Who rescued whom? I love those animal-rescue bumper stickers. I say it often about my cat, Dansby, who came to me in 2020 as a foster from the Feline Foundation of Greater Washington. He’d become homeless when his humans moved to an elder care center. And I was alone, with my husband working abroad and travel cut off, and my previous two beloved cats having succumbed to illnesses. Dansby rescued me from loneliness and isolation.
Meanwhile, every week, even during the pandemic, I receive a box of rescued produce on my doorstep. And that rescues me too.
Grocery stores often reject fruits and vegetables that are misshapen (I get a lot of forked carrots in my boxes), or have little spots, or are oddly sized. Sometimes the produce is simply left over after the supermarkets have taken all they wanted. Of course, this is also an ideal source for kitchens that help feed people in need, and rescued produce does and should go to them too, but there is still plenty to be rescued in the short window of time before it spoils.
Where do I get it?
The company I use is called Hungry Harvest, which unfortunately only serves some parts of the Eastern U.S. (Note: I’m not an affiliate, just a happy customer!) There are other services, with widely varying reviews, but I haven’t tried any of them. I hope something like this serves your area. In the past I’ve also signed up for a community-supported agriculture (CSA) share with weekly pickups of whatever vegetables and fruits were produced that week on a local farm or cooperative. I loved that system, but it ran only during the warmer part of the year.
How does it work?
With Hungry Harvest, I receive an email on Mondays with the lineup of rescued produce available that week and the cost for each kind. I can choose different box sizes/types: mini, full, super or all-organic, and I can customize what is in the box each week, choosing among the available items and specifying the quantity. There’s also a Marketplace of extra products, ranging from strudel made from rescued apples to gourmet pasta sauce near its sell-by date. Shipping is free if I reach $29.99, which I always do (otherwise $4.99). If I don’t need much in a certain week, or if I’m traveling, I can easily skip deliveries.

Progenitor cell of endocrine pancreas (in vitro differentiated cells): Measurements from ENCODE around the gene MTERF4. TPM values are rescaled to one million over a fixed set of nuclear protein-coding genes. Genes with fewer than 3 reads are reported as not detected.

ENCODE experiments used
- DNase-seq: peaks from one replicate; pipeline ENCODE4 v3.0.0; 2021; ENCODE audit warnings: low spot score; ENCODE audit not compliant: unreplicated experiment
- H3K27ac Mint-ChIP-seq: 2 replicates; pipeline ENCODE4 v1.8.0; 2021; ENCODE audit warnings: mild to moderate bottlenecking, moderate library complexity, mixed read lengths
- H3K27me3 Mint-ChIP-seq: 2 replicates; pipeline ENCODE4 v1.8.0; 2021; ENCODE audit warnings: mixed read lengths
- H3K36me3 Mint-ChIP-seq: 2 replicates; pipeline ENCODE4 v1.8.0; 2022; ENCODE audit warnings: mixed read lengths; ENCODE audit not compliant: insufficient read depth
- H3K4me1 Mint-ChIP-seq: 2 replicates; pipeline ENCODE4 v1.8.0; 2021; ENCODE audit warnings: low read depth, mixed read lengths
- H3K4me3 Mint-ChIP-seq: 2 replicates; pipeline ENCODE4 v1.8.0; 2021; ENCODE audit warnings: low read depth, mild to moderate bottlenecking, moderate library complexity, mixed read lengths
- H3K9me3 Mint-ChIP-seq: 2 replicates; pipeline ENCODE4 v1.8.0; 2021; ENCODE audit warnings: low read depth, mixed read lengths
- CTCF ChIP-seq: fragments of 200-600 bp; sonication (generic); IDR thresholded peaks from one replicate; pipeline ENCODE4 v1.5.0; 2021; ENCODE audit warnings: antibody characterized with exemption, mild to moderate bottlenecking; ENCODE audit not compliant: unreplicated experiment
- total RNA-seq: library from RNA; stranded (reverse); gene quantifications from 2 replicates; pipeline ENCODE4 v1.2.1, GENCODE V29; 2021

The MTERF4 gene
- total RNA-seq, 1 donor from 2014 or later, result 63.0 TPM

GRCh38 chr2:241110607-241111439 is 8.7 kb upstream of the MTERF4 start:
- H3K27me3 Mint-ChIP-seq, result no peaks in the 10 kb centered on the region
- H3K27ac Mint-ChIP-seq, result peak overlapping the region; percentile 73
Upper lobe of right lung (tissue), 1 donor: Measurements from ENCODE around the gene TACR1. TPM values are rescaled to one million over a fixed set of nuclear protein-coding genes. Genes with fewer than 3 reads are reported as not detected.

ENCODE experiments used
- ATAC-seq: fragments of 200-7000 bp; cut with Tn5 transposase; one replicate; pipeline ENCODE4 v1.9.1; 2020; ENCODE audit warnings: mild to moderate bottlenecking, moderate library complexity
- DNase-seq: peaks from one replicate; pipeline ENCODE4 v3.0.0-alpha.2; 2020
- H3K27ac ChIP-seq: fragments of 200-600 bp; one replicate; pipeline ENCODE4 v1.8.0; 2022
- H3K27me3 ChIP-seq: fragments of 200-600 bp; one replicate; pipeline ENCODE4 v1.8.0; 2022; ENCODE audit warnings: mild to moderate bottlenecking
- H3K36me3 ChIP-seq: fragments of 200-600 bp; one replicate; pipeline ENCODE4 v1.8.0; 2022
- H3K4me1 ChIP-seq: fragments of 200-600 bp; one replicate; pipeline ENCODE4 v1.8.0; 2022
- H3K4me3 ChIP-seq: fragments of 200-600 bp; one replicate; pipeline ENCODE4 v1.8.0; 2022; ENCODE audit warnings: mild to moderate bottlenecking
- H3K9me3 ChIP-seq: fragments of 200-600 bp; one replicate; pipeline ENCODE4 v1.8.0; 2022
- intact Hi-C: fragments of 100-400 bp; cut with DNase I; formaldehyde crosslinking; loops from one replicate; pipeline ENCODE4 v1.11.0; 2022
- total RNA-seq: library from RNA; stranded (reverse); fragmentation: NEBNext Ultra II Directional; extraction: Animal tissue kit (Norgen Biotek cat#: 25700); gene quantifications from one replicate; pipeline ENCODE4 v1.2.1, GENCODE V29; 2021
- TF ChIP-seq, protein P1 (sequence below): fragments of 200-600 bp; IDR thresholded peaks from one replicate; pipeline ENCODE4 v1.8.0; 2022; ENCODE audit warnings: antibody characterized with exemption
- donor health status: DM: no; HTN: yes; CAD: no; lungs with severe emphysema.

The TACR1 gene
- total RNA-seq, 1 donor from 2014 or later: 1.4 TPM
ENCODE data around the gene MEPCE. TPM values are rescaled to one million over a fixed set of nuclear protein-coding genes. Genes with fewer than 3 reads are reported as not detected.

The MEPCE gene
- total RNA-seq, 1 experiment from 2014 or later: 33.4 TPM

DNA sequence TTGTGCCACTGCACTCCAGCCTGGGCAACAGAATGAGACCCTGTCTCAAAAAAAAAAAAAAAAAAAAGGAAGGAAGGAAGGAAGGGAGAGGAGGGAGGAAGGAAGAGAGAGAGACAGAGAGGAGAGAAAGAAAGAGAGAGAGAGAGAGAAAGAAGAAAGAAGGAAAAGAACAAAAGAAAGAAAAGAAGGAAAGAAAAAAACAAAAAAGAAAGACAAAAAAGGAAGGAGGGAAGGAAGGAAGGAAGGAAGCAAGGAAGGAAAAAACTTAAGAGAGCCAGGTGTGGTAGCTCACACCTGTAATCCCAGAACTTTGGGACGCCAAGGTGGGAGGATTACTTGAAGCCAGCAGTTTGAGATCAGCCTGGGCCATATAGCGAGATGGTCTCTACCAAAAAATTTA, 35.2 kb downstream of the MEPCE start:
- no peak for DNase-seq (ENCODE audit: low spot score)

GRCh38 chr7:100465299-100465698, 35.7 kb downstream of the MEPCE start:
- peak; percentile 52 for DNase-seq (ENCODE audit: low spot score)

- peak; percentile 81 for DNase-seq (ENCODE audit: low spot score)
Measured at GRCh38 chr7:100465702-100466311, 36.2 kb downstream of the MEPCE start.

The Marketplace definitely does not cover all my pantry needs. The items are interesting but limited. BUT since I mostly eat proteins, fruits and vegetables anyway, I can cover most of my meals with Hungry Harvest and my monthly pickup of eggs and frozen meats from the free-range and sustainable Polyface Farms (P.S. Polyface ships via UPS too ðŸ˜). Then I just need to visit grocery stores occasionally for fish, tofu, olive oil, spices, whole grains, beans and similar.
I also submitted a “never list“ when I signed up with Hungry Harvest. Sometimes when an item runs out they will substitute another at the last minute, so it’s good to exclude things we really don’t want. Since I’m fortunate not to have allergies, the only thing on my never list is papaya, because I evidently have a gene that ruins the taste for me.
Why does rescued produce rescue me?
Because it shows up every week on my doorstep. Because I dislike waste, so I make sure to use it all. It partly inspires and partly forces me to batch-cook every week. And then I need to eat (or prepare and freeze) all those veggies and fruits.
Doing that, I easily and happily get 4-7 servings of vegetables plus 2-3 servings of fruit a day. And we know that eating plenty of vegetables and fruits in their natural form (not orange juice, applesauce or processed veggie chips) has a huge range of benefits. The scientific and medical sources I follow (like Medscape) seem to provide more evidence for this every week:
- The fiber in whole plant foods nourishes helpful bacteria which can affect not only our digestion but also our immune system and even our moods.
- Natural plant substances like polyphenols can reduce inflammation and lower our risk of heart disease, cancer and even dementia.
- Fruits and vegetables can help stabilize our blood sugar. Yes, although fruit does of course contain sugar, consuming natural whole fruit in reasonable amounts can actually reduce the risk of developing type 2 diabetes.
Plus, non-starchy vegetables are free!
I’m logging my food in an app this month because it’s finally time for a reset: I reached an all-time low in my body fat percentage last February, but I did it with a little too much determination (instead of slowly, gradually, joyfully), and then I rebounded with too much abandon. I hope I’ve finally learned (and accepted) that I can add one of the following to my days, but not all: Belgian chocolates, sourdough bread, gingerbread cookies from an Amish bakery, and interesting Belgian beers. I gained even more abdominal fat than I had lost, the very common and unhealthful yo-yo effect.
As I log my food once again and observe the levels of protein, fiber, and calories, I celebrate the low energy density of non-starchy plant foods.